Evolution and genomic organization of muscle microRNAs in fish genomes
MetadataShow full item record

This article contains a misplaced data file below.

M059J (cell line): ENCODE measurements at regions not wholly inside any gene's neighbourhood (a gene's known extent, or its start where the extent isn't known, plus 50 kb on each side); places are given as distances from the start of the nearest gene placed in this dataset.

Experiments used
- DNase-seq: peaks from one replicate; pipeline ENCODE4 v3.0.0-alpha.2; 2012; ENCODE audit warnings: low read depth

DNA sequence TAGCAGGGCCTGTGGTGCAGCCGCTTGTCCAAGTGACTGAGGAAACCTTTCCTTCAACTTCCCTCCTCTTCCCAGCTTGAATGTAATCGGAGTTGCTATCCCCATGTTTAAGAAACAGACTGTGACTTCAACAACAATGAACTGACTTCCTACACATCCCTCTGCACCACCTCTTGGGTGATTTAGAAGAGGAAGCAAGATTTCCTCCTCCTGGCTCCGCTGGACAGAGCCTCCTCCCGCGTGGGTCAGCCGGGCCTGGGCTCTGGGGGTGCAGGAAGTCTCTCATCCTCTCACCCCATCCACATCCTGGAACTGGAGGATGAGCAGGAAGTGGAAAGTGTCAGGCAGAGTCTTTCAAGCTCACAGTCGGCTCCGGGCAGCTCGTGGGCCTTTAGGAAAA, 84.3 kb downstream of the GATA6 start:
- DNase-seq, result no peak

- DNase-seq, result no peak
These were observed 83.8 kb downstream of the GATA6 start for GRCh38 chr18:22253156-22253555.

Background: MicroRNAs (miRNAs) are small non-coding RNA molecules with an important role upon post-transcriptional regulation. These molecules have been shown essential for several cellular processes in vertebrates, including muscle biology. Many miRNAs were described as exclusively or highly expressed in skeletal and/or cardiac muscle. However, knowledge on the genomic organization and evolution of muscle miRNAs has been unveiled in a reduced number of vertebrates and mostly only reflects their organization in mammals, whereas fish genomes remain largely uncharted. The main goal of this study was to elucidate particular features in the genomic organization and the putative evolutionary history of muscle miRNAs through a genome-wide comparative analysis of cartilaginous and bony fish genomes.Results: As major outcomes we show that (1) miR-208 was unexpectedly absent in cartilaginous and ray-finned fish genomes whereas it still exist in other vertebrate groups; (2) miR-499 was intergenic in medaka and stickleback conversely to other vertebrates where this miRNA is intronic; (3) the zebrafish genome is the unique harboring two extra paralogous copies of miR-499 and their host gene (Myh7b); (4) a rare deletion event of the intergenic and bicistronic cluster miR-1-1/133a-2 took place only into Tetraodontiformes genomes (pufferfish and spotted green puffer); (5) the zebrafish genome experienced a duplication event of miR-206/-133b; and (6) miR-214 was specifically duplicated in species belonging to superorder Acanthopterygii.Conclusions: Despite of the aforementioned singularities in fish genomes, large syntenic blocks containing muscle-enriched miRNAs were found to persist, denoting colligated functionality between miRNAs and neighboring genes. Based on the genomic data here obtained, we envisioned a feasible scenario for explaining muscle miRNAs evolution in vertebrates.